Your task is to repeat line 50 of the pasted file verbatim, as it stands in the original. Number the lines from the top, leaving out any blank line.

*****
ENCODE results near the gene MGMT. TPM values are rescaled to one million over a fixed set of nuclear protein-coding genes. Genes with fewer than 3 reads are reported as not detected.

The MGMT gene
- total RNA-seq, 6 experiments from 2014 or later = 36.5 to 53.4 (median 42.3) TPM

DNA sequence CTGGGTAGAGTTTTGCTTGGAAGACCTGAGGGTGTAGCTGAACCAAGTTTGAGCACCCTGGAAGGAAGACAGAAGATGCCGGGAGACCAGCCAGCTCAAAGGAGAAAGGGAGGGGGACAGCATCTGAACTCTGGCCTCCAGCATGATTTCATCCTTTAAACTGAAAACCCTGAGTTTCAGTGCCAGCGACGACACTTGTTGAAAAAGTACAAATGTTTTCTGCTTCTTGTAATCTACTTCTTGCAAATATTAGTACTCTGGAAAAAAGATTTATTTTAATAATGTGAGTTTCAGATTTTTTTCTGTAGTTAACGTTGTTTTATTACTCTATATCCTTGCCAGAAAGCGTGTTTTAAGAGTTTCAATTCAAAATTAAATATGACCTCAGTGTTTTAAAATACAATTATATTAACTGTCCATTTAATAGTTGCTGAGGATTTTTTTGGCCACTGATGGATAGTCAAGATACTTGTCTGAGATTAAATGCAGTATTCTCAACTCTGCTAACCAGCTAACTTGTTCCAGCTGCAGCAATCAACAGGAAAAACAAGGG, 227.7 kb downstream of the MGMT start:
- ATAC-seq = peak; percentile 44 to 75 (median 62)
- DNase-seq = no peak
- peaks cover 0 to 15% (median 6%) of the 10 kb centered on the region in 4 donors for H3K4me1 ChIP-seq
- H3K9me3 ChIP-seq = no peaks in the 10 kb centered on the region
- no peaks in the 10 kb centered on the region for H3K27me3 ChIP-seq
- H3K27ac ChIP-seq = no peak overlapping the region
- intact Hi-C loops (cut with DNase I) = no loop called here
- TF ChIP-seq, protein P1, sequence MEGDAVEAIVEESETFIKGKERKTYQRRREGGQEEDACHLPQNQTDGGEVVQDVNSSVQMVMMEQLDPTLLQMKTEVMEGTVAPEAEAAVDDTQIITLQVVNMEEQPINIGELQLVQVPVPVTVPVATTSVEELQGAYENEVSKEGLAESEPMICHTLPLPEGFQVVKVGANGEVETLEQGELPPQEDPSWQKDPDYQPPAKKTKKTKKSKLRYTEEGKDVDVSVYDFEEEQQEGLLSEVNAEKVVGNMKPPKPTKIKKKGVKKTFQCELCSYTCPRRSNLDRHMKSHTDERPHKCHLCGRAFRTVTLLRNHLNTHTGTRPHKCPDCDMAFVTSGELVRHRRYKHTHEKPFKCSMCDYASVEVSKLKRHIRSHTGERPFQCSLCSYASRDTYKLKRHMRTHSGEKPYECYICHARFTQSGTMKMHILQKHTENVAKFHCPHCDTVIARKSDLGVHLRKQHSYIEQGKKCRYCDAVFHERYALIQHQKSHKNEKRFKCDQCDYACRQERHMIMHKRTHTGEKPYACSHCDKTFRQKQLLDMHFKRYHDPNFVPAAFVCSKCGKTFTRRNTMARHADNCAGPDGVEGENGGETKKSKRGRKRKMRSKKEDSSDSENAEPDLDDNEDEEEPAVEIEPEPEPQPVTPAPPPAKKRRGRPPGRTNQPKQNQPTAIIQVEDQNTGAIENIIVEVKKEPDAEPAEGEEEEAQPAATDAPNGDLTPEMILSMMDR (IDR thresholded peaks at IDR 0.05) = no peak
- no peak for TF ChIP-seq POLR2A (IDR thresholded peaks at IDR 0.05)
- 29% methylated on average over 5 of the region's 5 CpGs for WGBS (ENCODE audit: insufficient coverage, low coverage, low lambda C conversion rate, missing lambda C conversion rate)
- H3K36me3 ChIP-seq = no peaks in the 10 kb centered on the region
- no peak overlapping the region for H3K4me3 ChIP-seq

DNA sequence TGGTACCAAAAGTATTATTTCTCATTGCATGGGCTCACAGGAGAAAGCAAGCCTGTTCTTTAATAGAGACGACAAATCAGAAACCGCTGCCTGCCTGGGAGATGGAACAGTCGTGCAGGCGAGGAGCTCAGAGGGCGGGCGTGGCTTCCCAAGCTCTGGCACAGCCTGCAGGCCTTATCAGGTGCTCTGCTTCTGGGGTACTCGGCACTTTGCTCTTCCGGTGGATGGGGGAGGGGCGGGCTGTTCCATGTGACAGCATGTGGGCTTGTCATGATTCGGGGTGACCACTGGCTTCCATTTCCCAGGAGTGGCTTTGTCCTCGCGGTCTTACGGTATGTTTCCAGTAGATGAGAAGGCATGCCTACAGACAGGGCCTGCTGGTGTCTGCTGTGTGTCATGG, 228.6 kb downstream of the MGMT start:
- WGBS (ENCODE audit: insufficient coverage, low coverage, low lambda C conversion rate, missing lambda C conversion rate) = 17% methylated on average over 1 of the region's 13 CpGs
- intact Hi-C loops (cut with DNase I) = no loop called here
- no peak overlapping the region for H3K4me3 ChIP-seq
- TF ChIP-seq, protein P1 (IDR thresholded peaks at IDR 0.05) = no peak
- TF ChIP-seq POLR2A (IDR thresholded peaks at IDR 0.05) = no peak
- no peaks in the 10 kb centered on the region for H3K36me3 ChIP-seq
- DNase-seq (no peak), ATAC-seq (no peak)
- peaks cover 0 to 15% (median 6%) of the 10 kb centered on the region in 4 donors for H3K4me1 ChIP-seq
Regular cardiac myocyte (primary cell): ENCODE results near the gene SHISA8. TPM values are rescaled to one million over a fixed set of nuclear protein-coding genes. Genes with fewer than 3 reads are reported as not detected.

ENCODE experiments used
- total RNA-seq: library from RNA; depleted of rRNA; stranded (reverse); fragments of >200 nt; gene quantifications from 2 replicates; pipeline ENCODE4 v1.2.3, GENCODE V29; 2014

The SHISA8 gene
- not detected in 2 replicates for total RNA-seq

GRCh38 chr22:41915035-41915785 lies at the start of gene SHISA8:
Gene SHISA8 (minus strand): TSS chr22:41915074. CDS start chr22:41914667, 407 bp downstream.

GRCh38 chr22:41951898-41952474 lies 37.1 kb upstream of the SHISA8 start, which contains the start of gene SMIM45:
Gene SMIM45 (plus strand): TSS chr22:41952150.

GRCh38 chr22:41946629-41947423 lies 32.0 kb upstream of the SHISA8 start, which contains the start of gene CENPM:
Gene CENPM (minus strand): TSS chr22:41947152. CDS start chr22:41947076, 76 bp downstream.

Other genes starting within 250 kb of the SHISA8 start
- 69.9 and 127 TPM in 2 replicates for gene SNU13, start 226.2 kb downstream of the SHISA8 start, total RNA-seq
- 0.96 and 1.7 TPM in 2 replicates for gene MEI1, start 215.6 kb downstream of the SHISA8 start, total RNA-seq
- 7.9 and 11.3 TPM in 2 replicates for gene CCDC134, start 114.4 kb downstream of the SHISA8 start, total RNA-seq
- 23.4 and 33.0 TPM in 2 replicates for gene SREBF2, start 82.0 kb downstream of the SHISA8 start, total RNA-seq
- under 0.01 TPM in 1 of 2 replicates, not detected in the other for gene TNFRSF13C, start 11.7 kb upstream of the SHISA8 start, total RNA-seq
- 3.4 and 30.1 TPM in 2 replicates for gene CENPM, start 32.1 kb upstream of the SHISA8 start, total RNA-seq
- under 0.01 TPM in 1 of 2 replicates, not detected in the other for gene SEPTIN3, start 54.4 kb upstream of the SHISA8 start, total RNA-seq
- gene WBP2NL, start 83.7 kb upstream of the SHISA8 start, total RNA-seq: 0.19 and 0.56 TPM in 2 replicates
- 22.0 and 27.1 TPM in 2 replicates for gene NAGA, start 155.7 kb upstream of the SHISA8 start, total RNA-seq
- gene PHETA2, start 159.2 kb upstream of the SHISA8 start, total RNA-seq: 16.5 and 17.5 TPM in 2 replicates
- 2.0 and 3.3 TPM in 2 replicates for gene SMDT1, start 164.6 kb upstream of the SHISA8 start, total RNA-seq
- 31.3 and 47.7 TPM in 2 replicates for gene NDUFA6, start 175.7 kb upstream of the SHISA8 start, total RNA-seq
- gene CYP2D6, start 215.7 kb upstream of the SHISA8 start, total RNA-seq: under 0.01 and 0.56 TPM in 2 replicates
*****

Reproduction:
- gene CYP2D6, start 215.7 kb upstream of the SHISA8 start, total RNA-seq: under 0.01 and 0.56 TPM in 2 replicates